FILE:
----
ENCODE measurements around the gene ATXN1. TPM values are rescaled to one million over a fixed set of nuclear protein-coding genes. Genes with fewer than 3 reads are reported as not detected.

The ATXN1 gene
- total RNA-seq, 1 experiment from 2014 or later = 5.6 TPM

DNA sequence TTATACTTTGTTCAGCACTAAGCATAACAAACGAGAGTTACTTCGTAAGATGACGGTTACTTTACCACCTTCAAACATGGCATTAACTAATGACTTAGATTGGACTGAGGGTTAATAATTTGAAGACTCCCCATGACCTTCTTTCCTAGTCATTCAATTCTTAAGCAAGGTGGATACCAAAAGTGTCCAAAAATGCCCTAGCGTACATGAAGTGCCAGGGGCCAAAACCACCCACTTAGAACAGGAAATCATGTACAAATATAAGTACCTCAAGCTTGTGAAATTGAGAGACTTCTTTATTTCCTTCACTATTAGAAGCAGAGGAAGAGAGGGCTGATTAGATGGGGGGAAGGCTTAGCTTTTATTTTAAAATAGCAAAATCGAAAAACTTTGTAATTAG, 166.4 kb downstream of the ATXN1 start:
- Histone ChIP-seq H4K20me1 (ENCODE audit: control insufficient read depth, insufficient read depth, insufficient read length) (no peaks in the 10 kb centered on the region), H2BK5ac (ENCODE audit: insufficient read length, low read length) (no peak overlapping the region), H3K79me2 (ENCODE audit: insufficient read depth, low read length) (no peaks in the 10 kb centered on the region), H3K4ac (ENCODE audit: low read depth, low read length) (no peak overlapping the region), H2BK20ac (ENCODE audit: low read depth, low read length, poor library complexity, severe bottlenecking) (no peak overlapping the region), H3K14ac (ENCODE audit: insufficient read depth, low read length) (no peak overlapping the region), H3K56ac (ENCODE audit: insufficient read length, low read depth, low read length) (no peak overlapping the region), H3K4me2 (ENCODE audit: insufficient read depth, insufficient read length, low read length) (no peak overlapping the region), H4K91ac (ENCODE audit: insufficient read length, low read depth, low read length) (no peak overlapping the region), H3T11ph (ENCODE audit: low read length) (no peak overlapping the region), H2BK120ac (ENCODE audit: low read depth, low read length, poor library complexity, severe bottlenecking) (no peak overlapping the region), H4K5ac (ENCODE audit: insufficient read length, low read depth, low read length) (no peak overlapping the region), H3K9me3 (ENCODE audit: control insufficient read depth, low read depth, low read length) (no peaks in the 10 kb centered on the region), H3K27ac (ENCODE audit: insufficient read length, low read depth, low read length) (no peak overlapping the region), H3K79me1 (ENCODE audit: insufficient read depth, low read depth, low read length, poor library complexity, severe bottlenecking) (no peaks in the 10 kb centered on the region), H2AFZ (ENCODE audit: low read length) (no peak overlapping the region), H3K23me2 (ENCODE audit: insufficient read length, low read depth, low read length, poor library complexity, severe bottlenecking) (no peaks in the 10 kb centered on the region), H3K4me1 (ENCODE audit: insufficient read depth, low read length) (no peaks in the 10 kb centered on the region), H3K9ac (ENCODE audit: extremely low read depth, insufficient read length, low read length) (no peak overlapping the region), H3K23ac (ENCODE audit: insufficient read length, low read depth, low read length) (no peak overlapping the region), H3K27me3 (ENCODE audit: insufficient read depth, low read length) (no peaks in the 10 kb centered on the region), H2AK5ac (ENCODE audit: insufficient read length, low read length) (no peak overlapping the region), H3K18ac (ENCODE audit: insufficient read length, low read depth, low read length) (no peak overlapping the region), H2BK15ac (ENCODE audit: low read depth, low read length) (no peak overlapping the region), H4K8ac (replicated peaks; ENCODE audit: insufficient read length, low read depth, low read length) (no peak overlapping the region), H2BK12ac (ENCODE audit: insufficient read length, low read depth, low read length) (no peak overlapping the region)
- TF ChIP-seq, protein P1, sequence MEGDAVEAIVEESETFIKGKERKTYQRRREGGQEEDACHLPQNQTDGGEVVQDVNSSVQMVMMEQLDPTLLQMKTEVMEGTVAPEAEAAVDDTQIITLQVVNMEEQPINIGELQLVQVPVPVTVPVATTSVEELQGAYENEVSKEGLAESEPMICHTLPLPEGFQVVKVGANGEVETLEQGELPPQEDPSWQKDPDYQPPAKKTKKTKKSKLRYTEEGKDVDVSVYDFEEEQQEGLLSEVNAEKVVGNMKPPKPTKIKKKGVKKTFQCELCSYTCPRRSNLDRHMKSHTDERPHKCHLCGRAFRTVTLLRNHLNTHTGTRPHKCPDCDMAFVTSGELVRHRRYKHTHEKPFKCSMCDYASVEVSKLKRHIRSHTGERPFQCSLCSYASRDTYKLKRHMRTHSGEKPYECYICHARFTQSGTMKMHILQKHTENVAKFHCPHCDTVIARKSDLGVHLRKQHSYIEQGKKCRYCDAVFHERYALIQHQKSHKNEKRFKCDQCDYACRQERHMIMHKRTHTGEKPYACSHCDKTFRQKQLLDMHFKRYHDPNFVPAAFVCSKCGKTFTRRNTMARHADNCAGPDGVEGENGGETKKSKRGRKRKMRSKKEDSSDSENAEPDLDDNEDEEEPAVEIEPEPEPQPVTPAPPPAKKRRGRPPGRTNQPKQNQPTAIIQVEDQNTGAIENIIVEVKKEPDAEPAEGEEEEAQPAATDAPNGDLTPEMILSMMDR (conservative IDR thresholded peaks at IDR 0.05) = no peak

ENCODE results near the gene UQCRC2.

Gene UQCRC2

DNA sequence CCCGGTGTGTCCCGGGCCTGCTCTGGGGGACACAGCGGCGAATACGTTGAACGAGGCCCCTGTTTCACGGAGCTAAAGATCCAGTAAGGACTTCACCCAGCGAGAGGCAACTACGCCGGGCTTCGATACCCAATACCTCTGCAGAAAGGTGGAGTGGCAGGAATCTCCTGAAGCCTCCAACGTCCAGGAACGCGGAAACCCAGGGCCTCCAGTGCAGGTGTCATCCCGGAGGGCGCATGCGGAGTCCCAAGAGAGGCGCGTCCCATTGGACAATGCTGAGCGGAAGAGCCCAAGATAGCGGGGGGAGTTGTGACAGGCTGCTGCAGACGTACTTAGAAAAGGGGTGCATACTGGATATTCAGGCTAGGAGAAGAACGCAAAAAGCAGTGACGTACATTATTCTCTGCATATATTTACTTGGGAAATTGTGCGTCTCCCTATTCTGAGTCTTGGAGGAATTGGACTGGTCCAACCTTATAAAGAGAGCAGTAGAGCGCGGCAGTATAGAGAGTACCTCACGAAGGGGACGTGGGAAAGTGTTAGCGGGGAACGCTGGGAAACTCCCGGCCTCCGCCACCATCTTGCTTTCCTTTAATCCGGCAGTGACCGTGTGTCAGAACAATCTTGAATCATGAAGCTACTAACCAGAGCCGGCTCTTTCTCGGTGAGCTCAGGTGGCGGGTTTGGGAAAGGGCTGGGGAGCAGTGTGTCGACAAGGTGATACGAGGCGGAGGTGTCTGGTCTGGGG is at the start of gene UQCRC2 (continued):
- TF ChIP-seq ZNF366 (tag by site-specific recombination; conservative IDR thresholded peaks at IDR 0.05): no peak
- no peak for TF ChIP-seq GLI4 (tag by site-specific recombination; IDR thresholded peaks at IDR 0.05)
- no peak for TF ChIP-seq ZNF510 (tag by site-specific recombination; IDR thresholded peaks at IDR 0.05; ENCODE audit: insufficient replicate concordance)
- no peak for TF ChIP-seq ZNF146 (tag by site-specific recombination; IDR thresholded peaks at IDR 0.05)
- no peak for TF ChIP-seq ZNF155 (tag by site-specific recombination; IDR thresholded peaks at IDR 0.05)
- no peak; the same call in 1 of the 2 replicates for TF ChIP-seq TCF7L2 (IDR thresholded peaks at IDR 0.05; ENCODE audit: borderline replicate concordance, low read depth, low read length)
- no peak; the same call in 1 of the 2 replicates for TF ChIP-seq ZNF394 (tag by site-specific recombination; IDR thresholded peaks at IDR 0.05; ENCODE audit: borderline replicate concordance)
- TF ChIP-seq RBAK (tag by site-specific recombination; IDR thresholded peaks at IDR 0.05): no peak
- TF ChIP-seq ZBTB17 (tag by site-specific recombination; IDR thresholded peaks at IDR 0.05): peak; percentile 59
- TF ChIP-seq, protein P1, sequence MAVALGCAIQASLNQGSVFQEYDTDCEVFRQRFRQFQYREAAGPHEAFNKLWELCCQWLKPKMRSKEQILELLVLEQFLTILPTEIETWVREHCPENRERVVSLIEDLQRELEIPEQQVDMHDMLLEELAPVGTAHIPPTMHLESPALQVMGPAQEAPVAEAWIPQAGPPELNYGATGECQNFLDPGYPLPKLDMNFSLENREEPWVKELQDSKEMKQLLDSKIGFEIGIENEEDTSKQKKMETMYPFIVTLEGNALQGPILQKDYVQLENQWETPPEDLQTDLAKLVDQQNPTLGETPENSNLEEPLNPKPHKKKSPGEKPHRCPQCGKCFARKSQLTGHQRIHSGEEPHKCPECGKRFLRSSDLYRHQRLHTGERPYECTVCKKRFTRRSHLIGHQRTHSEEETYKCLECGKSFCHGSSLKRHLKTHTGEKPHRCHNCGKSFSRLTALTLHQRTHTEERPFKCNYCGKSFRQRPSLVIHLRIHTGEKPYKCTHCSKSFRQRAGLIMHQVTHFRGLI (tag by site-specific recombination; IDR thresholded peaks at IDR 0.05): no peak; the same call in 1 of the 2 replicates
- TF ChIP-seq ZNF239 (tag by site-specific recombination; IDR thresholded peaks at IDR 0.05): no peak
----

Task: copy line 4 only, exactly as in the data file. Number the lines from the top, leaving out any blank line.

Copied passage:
DNA sequence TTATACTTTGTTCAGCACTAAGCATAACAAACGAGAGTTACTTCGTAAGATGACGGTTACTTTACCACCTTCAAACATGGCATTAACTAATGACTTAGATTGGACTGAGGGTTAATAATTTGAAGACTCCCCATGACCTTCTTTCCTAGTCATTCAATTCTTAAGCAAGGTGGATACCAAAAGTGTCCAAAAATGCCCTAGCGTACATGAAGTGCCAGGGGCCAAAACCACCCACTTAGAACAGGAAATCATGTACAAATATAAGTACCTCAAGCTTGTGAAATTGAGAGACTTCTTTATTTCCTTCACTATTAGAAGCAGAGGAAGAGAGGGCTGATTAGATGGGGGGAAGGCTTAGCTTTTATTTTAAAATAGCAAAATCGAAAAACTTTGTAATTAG, 166.4 kb downstream of the ATXN1 start: